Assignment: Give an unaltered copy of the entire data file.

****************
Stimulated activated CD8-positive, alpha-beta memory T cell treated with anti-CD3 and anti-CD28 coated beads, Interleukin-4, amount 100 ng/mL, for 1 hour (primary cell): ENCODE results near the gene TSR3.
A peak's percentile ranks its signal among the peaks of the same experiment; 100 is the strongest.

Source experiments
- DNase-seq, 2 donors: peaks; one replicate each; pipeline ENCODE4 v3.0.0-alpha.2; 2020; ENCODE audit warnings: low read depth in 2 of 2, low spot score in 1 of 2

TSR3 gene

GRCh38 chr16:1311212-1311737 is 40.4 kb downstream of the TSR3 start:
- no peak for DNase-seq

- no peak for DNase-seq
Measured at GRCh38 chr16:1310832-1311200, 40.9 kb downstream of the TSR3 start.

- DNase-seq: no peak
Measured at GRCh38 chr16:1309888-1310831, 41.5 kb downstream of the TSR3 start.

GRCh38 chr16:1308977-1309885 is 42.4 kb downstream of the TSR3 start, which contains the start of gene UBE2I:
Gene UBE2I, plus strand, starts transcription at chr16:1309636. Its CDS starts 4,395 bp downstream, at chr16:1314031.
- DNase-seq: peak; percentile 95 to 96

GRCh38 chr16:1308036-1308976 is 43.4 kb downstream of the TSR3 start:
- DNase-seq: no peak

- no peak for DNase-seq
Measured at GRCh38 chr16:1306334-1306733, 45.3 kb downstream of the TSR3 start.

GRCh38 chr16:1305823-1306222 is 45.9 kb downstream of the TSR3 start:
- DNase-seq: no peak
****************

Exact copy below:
Stimulated activated CD8-positive, alpha-beta memory T cell treated with anti-CD3 and anti-CD28 coated beads, Interleukin-4, amount 100 ng/mL, for 1 hour (primary cell): ENCODE results near the gene TSR3.
A peak's percentile ranks its signal among the peaks of the same experiment; 100 is the strongest.

Source experiments
- DNase-seq, 2 donors: peaks; one replicate each; pipeline ENCODE4 v3.0.0-alpha.2; 2020; ENCODE audit warnings: low read depth in 2 of 2, low spot score in 1 of 2

TSR3 gene

GRCh38 chr16:1311212-1311737 is 40.4 kb downstream of the TSR3 start:
- no peak for DNase-seq

- no peak for DNase-seq
Measured at GRCh38 chr16:1310832-1311200, 40.9 kb downstream of the TSR3 start.

- DNase-seq: no peak
Measured at GRCh38 chr16:1309888-1310831, 41.5 kb downstream of the TSR3 start.

GRCh38 chr16:1308977-1309885 is 42.4 kb downstream of the TSR3 start, which contains the start of gene UBE2I:
Gene UBE2I, plus strand, starts transcription at chr16:1309636. Its CDS starts 4,395 bp downstream, at chr16:1314031.
- DNase-seq: peak; percentile 95 to 96

GRCh38 chr16:1308036-1308976 is 43.4 kb downstream of the TSR3 start:
- DNase-seq: no peak

- no peak for DNase-seq
Measured at GRCh38 chr16:1306334-1306733, 45.3 kb downstream of the TSR3 start.

GRCh38 chr16:1305823-1306222 is 45.9 kb downstream of the TSR3 start:
- DNase-seq: no peak